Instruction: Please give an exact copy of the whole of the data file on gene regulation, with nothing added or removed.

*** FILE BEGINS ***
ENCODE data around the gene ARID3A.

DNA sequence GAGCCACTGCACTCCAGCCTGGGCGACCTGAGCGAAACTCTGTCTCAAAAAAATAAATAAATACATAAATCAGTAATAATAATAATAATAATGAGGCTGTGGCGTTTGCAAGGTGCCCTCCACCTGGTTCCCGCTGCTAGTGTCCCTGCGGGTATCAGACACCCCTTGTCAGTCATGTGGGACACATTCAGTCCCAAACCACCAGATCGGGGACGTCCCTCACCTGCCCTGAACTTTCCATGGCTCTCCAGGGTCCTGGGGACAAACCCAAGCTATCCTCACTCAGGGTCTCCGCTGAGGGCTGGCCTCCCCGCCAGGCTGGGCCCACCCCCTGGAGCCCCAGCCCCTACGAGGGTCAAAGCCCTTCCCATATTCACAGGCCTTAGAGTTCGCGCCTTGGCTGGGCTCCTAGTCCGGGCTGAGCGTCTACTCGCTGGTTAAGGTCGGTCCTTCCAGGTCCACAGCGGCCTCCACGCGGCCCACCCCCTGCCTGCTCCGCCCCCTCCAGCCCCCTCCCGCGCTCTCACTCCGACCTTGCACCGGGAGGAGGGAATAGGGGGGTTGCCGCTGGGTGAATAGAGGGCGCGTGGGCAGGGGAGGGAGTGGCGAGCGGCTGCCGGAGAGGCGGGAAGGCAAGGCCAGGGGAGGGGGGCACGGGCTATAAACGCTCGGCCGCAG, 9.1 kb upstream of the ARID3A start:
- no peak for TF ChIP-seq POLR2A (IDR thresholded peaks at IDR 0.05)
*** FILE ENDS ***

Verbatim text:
ENCODE data around the gene ARID3A.

DNA sequence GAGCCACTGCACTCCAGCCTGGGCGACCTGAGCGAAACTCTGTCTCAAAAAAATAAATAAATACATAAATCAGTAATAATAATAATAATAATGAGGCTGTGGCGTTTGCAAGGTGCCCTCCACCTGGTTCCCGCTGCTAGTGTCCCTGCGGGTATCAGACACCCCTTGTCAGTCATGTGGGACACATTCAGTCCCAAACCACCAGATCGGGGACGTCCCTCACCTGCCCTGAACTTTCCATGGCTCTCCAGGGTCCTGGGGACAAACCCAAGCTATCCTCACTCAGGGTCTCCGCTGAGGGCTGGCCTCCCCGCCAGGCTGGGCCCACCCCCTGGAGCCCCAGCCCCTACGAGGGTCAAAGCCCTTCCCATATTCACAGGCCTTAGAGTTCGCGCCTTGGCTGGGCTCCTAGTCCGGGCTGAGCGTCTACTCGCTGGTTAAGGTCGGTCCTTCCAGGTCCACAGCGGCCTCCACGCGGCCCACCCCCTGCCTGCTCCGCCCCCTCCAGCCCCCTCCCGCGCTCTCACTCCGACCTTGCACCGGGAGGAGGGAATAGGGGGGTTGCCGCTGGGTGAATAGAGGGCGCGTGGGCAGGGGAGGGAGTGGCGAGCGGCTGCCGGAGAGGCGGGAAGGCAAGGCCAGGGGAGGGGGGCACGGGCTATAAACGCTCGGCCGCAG, 9.1 kb upstream of the ARID3A start:
- no peak for TF ChIP-seq POLR2A (IDR thresholded peaks at IDR 0.05)